WORLD JERSEY CATTLE BUREAU2006 VICE PRESIDENT’S REPORT FOR EUROPE
by Derrick Frigot (Jersey Island)
The Jersey is certainly making its mark in Europe with continuing development of the breed in many countries.
Currently there are 12 national Jersey associations in Europe that are members of the WJCB and signs are good that this will be increased in the near future.
With this year’s annual meetings being held in Switzerland and the accompanying tours to neighbours Austria and Germany, much will be learned about the breed in these countries. It is thrilling to report that in the ten years that Switzerland has introduced the Jersey cow, they are holding their first National Jersey Show during the WJCB visit with some 245 head of cattle to be paraded!
Danish Jerseys continue their march forward with annual exports of 130,000 straws of Jersey semen in 2005 and in excess of 40,000 in the first three months of this year. 3,500 head of live cattle were also exported to ten countries in 2005, Great Britain being the biggest volume buyer.
Denmark and Sweden have been working on merging their Jersey associations, along with integration of all dairy cattle activities in the two countries. Meetings in June 2006 will cement the proposals to introduce a Nordic Breed Evaluation incorporating all dairy cattle in both countries from 1st
January, 2008. It is anticipated that Finland will possibly join the federation at a later date. Norway decided not to join the federation and will continue to operate independently.
Two countries that Danish Jerseys have been developing with exports of cattle and semen are Romania and Albania. Romania has imported its first Jersey genetics, with live cattle, embryos and semen. Although there are less than 100 pure-bred Jerseys today, a Jersey association is being planned, and a Jersey magazine will shortly be launched. Romania is a candidate for national affiliated membership of the WJCB.
Albania has a much longer history of Jerseys and today there are about 16,000 pure-bred Jerseys in that country which is one of the largest populations in Europe. Danish Jerseys have sent 7,000 straws of semen in January 2006, and a further 7,000 straws are currently being exported there. Albania is planning to breed their 100,000 crossbred cattle (mostly Jersey bloodlines) back to Jerseys which will greatly increase the influence of the breed. Currently there are two local Jersey associations based in the central part of the country and it is anticipated that a national Jersey association will be formed with the assistance of Danish Jerseys and the WJCB.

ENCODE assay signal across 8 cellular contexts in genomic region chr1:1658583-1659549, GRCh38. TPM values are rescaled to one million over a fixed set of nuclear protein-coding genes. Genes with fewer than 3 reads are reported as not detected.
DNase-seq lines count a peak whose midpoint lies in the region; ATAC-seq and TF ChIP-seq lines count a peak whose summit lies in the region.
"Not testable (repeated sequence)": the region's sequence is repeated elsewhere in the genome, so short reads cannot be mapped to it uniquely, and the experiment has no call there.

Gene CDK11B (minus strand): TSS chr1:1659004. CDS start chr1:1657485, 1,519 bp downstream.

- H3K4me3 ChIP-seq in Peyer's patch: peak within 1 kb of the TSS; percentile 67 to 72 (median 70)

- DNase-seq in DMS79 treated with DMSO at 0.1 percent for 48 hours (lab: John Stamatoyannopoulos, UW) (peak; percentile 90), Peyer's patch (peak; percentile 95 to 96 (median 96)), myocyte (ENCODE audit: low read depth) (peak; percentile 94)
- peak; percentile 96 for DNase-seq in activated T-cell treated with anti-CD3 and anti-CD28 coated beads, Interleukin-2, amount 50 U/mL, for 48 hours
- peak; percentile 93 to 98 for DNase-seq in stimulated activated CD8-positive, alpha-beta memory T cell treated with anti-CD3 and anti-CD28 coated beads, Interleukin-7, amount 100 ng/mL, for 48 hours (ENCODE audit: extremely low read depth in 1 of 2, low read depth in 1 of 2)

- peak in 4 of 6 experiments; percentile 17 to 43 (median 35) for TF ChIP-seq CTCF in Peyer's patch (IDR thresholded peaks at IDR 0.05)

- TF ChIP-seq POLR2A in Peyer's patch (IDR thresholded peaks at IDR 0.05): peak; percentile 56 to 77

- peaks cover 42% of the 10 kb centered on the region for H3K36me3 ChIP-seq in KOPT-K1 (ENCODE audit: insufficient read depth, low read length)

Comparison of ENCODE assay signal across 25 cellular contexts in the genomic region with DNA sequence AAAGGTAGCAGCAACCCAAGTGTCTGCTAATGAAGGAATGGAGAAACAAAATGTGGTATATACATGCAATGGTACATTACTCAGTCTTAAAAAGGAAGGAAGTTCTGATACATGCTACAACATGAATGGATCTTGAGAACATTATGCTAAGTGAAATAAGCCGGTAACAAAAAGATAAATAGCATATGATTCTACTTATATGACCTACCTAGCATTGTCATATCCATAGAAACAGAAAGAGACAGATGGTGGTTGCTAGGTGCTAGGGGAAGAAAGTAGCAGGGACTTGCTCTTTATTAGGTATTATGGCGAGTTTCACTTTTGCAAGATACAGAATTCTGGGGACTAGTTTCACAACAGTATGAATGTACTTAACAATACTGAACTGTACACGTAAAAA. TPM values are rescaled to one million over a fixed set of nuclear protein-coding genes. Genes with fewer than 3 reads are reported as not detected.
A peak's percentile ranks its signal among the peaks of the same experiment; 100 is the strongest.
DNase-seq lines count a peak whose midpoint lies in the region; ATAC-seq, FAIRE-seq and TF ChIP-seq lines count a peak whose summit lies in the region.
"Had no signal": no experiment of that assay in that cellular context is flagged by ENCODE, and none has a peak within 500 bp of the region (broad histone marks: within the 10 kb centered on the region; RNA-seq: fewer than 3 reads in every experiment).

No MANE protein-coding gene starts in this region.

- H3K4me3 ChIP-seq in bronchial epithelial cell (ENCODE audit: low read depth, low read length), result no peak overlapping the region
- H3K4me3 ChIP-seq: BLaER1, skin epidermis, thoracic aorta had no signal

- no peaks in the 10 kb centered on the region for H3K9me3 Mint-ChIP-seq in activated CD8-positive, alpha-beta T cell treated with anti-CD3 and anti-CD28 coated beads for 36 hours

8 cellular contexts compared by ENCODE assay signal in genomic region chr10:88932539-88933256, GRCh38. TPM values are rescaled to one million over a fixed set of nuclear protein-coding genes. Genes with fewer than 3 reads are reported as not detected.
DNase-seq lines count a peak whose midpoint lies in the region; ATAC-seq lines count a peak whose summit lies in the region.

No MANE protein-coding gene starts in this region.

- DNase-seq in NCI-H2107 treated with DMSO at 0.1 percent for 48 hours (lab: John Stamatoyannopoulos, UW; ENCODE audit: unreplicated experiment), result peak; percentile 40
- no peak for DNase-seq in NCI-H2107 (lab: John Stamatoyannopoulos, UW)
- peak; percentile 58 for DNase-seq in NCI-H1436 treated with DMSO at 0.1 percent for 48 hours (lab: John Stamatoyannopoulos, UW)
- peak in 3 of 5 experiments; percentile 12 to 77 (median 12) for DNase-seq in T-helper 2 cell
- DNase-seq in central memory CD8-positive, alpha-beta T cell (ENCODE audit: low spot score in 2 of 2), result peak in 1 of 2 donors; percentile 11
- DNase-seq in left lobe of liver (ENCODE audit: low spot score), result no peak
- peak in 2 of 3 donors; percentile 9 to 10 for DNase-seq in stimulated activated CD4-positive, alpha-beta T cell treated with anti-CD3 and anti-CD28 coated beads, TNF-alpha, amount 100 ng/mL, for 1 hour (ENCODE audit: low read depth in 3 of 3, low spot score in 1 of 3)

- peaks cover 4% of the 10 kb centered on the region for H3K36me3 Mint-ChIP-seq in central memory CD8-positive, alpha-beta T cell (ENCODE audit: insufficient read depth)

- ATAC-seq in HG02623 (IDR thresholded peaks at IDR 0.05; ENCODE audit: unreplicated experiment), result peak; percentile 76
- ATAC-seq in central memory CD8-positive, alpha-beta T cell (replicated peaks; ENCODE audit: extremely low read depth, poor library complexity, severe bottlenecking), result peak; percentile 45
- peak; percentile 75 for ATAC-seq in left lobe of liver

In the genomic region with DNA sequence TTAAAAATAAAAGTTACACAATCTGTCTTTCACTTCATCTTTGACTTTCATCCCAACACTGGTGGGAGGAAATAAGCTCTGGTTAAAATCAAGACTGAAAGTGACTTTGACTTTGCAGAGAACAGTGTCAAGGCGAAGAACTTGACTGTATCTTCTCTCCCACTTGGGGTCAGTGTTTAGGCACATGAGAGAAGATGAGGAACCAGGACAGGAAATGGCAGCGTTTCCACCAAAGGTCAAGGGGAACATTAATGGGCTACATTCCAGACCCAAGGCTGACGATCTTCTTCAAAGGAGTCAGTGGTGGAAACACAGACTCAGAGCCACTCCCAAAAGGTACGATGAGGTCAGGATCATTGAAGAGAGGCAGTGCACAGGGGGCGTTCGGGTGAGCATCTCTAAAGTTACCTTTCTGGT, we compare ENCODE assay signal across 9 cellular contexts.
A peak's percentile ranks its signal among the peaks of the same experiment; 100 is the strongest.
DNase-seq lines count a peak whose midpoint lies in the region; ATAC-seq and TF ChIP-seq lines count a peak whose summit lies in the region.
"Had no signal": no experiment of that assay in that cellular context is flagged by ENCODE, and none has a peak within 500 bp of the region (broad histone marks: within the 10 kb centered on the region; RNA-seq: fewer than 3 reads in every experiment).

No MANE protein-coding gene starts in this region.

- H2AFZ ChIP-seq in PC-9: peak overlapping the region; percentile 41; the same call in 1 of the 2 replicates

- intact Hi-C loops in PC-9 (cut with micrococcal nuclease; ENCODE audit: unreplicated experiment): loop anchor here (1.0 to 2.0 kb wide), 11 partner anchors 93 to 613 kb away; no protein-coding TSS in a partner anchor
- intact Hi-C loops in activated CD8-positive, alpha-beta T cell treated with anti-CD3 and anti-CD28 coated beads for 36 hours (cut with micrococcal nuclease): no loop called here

The United Kingdom, the Island of Jersey and France are hosting the 2008 WJCB conference and tours, and discussions between the three Jersey organizations are on-going with plans well in hand. Promotional material will be available in Switzerland and mailed to other WJCB member countries, along with journal advertising. Signs are good for a large number of Jersey breeders to attend the events in May-June 2008.
France are stepping up their promotion of the breed and one example of this will be a progeny group display at the Rennes Show later this year – a first time for the breed.
The United Kingdom continues to increase their Jersey population and it is considered that more than 10,000 extra Jerseys are being milked since 2002. The breed has increased by 50% since 1999 and is strengthening all the time as the country’s second largest dairy breed.
Europe is keeping the Jersey alive and well where it is the only breed growing in numbers. With WJCB visits to Switzerland, Austria and Germany in 2006, and the United Kingdom, Jersey and France in 2008, we look forward to showing the Jersey world the influence of the breed in the “old world”.
Derrick I Frigot
Vice President for Europe, World Jersey Cattle Bureau May 2006